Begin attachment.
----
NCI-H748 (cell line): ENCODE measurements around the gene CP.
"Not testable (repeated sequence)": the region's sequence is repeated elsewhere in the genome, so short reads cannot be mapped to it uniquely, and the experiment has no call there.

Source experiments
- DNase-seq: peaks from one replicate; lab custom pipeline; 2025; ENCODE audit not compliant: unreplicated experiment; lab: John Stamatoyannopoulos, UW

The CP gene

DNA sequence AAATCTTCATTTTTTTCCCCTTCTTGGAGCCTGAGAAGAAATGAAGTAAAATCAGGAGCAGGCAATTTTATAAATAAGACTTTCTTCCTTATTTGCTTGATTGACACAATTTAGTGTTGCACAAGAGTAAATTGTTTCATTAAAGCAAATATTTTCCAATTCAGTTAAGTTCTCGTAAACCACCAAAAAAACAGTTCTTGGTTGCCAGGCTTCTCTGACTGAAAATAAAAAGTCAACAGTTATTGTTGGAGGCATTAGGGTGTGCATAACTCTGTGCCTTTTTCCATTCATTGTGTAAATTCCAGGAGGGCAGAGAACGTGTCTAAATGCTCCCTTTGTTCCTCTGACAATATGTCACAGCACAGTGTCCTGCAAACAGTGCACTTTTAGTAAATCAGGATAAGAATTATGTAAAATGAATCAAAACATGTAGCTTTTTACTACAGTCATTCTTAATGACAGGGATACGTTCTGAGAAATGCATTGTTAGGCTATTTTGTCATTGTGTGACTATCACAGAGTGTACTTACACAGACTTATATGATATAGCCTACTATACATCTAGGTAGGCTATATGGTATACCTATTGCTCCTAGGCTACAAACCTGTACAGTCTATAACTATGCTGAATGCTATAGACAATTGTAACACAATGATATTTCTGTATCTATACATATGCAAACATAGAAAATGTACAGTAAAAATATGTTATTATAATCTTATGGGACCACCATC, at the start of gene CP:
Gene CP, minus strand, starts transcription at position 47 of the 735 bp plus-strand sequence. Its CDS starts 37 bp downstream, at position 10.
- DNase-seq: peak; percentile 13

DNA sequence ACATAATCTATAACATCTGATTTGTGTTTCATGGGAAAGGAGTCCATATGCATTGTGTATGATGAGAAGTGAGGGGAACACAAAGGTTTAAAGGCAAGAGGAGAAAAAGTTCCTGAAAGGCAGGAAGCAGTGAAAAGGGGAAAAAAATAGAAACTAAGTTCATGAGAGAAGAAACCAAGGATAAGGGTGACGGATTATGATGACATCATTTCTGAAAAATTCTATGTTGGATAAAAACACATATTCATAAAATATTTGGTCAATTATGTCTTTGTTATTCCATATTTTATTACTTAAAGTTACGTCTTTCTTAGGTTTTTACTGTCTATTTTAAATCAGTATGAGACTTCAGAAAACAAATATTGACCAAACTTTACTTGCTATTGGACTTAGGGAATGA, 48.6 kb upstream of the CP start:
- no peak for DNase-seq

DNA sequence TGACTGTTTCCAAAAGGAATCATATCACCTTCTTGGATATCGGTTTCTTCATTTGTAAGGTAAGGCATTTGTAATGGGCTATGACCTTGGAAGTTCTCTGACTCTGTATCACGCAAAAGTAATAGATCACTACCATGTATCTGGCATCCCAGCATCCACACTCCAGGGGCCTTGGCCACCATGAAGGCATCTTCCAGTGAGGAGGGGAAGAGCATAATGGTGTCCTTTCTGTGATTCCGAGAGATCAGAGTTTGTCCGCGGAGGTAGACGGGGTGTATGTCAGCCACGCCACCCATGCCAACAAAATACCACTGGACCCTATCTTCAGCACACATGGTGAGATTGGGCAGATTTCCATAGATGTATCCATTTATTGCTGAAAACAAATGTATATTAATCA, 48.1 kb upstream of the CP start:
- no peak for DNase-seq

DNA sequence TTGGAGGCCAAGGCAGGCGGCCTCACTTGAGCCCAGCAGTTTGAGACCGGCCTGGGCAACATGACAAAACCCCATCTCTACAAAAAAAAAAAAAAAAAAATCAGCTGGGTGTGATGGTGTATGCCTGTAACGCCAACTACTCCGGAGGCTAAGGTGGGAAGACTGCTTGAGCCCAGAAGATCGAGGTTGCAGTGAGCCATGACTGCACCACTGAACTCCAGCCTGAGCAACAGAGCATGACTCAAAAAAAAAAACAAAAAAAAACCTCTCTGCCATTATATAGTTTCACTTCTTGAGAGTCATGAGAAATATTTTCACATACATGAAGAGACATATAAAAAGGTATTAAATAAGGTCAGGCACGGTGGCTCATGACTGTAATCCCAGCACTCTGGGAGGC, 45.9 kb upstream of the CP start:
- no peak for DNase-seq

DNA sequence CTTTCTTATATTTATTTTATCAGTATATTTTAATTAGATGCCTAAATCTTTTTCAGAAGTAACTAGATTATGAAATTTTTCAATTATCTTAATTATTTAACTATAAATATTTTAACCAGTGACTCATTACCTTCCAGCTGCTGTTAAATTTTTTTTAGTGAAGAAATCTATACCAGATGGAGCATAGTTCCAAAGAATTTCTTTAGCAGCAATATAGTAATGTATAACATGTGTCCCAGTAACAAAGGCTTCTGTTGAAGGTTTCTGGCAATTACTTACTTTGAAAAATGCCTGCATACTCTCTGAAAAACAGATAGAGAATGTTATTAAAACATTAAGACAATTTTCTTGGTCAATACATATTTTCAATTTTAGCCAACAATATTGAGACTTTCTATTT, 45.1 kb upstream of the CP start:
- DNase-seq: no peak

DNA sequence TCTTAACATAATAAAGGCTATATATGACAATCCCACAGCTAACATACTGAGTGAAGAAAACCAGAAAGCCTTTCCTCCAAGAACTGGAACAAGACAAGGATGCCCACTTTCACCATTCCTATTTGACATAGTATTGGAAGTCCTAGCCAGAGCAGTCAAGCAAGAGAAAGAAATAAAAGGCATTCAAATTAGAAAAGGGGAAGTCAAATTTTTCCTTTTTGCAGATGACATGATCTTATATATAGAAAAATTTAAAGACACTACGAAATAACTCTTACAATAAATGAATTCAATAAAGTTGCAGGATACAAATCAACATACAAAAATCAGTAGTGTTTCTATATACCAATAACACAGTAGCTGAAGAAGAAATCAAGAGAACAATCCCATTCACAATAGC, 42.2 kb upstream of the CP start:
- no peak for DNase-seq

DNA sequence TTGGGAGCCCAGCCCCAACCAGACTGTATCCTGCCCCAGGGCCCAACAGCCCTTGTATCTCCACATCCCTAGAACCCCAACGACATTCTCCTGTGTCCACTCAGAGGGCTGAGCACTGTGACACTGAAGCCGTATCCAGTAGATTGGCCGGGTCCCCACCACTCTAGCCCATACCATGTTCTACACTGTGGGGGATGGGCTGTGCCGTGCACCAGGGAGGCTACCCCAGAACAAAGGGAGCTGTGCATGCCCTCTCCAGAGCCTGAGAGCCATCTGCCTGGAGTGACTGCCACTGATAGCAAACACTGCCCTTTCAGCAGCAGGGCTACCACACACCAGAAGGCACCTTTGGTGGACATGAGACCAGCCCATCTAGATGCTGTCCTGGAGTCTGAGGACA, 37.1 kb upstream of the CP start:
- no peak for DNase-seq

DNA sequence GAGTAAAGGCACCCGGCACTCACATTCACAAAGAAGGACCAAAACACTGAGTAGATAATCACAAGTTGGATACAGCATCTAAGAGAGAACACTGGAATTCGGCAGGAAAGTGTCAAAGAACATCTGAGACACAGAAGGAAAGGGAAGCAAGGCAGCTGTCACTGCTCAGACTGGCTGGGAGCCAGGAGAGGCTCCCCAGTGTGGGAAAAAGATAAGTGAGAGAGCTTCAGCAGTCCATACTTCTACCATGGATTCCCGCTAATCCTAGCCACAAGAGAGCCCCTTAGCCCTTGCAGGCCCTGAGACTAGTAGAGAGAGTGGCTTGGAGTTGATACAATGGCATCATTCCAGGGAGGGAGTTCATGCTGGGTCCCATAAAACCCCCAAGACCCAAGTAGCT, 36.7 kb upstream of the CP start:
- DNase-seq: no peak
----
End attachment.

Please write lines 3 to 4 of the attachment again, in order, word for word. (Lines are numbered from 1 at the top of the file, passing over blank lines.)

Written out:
Source experiments
- DNase-seq: peaks from one replicate; lab custom pipeline; 2025; ENCODE audit not compliant: unreplicated experiment; lab: John Stamatoyannopoulos, UW